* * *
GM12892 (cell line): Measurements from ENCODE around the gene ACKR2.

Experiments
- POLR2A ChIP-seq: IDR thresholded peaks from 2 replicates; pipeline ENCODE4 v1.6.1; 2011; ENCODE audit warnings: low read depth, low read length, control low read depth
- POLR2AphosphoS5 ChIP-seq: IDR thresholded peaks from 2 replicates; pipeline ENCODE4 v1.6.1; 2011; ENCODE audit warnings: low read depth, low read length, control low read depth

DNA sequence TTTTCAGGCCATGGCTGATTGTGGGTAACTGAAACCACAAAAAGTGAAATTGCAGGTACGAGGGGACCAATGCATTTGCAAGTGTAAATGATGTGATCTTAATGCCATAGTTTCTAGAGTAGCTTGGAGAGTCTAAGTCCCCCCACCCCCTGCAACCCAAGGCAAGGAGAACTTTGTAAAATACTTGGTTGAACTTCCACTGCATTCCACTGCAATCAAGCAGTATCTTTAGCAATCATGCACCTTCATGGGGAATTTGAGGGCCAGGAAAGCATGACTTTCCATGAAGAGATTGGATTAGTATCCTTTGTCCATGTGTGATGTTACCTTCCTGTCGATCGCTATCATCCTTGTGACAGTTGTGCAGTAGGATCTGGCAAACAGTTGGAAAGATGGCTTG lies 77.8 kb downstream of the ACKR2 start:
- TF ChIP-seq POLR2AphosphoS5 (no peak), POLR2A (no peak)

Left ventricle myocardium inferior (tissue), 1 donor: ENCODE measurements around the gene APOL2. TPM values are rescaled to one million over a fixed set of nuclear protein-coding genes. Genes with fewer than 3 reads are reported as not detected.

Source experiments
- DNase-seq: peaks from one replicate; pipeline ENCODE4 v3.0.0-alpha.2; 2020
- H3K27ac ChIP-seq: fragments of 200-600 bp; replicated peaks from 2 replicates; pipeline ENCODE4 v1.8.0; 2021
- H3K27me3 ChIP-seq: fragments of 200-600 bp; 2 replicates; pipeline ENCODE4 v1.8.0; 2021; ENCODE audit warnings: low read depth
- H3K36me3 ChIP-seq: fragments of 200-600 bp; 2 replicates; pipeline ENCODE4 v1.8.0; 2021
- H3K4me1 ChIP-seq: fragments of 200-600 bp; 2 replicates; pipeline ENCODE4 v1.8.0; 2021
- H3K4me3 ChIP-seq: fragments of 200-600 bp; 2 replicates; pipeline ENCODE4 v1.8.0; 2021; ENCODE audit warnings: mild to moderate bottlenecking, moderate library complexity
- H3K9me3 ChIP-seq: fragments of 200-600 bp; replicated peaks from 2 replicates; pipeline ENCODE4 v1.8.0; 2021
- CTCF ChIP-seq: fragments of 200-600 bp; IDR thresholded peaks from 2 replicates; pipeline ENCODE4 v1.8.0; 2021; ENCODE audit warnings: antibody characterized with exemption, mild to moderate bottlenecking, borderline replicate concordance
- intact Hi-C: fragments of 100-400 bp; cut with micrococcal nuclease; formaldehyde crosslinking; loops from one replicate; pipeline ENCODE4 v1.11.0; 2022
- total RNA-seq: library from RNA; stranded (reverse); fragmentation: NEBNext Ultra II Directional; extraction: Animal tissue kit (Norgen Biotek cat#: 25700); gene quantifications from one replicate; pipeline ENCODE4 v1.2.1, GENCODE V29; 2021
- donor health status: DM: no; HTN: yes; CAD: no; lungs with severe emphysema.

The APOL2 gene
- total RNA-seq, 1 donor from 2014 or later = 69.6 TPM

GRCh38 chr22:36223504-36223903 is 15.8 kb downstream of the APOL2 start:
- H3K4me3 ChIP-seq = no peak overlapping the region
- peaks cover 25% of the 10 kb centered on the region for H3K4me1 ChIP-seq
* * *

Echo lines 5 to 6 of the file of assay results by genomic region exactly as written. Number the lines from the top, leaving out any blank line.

DNA sequence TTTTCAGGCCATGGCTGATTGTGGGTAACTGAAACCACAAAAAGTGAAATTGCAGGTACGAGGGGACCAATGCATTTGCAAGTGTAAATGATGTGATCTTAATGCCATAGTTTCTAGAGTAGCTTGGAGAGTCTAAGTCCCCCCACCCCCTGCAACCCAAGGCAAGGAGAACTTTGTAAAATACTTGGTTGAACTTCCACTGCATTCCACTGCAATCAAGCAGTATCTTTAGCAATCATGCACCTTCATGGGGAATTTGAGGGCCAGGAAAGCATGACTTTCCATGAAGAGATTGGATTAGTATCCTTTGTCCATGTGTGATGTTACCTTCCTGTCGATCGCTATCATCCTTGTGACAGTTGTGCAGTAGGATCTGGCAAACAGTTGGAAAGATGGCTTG lies 77.8 kb downstream of the ACKR2 start:
- TF ChIP-seq POLR2AphosphoS5 (no peak), POLR2A (no peak)